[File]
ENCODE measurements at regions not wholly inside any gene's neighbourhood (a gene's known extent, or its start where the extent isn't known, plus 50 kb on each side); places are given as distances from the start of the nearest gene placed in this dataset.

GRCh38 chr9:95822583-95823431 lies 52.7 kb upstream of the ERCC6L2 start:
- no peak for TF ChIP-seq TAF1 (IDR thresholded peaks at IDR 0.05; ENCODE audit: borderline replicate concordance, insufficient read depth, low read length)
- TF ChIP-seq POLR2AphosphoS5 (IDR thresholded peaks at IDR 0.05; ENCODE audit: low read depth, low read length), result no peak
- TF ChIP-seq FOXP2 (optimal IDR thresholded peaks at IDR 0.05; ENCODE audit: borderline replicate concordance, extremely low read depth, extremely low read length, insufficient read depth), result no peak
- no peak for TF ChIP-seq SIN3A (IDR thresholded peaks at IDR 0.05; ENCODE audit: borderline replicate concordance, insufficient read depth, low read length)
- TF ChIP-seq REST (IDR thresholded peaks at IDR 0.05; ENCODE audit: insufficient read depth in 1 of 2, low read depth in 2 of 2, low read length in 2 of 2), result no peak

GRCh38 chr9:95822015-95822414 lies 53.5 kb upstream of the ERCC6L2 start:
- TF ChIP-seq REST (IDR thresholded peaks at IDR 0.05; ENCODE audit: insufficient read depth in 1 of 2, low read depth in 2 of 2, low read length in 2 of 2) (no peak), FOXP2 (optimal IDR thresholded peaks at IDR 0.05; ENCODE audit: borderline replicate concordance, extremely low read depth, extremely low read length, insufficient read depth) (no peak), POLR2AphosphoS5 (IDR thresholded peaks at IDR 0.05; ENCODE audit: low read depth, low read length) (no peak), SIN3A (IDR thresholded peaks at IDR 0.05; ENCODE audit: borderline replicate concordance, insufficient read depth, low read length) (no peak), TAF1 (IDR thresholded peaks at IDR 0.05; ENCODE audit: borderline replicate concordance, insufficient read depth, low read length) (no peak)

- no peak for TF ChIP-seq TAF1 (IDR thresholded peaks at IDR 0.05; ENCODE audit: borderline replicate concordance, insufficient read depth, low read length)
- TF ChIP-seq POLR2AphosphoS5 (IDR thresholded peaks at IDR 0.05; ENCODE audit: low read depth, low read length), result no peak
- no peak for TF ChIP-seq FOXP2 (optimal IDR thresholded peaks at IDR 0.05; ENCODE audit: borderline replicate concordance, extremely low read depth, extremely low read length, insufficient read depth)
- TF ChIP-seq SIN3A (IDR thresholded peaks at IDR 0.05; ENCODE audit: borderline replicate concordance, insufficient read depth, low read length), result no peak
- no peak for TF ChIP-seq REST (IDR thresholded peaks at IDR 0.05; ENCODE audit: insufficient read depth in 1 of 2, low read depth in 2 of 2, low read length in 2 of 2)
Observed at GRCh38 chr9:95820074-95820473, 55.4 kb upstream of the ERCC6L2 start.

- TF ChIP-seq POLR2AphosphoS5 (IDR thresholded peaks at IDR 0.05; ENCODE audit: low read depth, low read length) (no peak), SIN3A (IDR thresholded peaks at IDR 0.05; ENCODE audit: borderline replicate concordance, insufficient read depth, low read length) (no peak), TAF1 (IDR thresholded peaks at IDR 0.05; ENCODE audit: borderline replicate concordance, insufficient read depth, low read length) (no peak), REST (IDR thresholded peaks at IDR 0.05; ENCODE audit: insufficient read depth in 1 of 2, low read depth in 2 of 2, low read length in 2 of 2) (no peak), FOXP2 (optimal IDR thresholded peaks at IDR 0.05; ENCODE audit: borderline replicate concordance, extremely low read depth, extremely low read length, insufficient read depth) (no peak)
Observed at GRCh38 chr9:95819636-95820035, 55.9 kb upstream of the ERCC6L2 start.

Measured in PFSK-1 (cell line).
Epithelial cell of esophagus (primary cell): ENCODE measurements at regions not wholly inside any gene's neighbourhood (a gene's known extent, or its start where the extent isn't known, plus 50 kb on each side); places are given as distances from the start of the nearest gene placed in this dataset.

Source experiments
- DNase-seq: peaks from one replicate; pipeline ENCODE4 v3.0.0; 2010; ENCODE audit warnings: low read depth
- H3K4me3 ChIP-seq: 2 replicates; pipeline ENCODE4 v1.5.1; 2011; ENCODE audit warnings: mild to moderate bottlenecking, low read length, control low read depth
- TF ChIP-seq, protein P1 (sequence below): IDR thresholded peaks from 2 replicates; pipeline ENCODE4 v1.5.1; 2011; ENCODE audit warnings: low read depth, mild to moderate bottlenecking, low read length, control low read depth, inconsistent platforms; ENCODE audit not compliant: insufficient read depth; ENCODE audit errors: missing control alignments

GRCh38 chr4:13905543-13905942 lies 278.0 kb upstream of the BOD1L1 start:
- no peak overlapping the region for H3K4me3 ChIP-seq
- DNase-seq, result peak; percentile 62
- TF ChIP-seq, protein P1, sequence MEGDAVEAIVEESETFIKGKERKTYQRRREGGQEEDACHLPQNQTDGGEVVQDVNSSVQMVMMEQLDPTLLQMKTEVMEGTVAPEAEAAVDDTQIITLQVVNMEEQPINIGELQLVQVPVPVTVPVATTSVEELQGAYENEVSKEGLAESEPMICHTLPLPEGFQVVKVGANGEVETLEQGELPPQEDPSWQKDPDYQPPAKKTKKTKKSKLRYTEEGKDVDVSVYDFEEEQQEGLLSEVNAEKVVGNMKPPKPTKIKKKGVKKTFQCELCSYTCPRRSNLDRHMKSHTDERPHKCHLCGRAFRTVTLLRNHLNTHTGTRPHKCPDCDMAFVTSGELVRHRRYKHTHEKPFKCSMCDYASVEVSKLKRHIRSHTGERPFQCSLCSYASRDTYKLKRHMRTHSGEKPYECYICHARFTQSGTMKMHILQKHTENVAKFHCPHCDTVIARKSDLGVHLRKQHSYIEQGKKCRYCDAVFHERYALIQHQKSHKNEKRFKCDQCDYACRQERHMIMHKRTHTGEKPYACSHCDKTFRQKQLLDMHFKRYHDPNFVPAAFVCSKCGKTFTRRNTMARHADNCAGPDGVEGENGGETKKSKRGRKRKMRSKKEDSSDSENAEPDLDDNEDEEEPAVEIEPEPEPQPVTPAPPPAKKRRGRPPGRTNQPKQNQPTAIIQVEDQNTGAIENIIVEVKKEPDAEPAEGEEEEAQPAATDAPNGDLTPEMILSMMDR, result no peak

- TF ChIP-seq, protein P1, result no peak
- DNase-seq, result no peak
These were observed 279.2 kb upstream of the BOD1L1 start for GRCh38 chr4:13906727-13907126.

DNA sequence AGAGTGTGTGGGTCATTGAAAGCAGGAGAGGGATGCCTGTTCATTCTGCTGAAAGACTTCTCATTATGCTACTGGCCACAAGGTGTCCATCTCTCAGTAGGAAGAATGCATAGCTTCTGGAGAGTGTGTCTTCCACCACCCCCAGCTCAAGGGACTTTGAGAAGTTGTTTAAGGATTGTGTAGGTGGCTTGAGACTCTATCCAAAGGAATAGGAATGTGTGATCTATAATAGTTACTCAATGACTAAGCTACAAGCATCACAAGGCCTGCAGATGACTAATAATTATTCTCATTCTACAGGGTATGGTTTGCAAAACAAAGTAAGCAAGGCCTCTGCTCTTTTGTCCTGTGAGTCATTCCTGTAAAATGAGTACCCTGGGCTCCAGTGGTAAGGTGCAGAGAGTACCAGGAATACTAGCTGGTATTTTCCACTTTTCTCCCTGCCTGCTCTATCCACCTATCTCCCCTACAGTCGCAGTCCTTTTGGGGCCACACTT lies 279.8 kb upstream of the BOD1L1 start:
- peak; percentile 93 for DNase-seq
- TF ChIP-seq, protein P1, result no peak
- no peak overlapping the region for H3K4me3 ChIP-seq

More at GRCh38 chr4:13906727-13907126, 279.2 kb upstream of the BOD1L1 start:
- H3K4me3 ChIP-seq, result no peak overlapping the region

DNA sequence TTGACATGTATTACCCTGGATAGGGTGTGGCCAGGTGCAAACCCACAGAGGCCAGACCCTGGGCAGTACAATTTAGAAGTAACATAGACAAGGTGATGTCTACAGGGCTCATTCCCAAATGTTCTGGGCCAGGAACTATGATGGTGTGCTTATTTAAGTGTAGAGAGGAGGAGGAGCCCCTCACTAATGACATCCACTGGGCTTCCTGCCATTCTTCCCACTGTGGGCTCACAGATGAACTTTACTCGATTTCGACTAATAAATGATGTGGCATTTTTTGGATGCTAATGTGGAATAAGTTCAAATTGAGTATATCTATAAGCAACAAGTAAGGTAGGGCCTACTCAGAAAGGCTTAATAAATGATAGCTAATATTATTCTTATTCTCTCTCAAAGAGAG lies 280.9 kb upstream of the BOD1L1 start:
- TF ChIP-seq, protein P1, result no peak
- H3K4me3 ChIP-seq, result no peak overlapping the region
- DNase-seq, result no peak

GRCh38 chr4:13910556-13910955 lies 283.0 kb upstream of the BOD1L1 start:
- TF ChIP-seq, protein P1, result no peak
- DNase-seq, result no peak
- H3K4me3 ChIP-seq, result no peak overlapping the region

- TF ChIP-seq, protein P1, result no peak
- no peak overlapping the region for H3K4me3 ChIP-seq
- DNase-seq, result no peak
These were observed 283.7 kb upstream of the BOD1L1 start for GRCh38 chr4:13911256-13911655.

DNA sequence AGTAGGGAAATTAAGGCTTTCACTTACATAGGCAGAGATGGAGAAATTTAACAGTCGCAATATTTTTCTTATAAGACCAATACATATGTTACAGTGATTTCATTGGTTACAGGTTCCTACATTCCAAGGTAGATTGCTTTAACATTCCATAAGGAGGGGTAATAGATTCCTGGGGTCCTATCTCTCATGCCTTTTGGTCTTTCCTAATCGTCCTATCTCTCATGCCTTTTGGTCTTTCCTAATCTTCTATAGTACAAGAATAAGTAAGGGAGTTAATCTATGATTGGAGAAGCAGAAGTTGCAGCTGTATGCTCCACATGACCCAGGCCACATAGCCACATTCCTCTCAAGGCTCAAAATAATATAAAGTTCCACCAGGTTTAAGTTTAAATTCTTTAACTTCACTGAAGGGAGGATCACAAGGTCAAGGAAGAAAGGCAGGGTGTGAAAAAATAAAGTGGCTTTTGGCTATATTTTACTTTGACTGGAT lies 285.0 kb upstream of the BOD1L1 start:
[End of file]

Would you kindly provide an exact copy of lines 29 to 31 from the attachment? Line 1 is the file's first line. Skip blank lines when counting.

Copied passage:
- DNase-seq, result no peak
These were observed 279.2 kb upstream of the BOD1L1 start for GRCh38 chr4:13906727-13907126.

DNA sequence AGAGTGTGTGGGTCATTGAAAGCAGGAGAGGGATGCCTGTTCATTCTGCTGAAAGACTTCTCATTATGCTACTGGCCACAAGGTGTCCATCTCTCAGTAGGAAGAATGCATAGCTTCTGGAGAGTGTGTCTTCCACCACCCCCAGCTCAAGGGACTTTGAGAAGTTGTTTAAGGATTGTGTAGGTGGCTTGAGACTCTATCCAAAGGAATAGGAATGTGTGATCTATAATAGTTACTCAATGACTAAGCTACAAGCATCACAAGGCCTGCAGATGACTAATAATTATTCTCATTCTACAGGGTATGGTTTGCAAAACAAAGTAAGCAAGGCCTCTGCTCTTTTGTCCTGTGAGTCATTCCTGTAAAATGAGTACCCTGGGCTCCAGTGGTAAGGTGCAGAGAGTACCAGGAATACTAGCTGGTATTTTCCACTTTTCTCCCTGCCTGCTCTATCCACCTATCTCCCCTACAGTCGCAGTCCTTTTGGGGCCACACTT lies 279.8 kb upstream of the BOD1L1 start: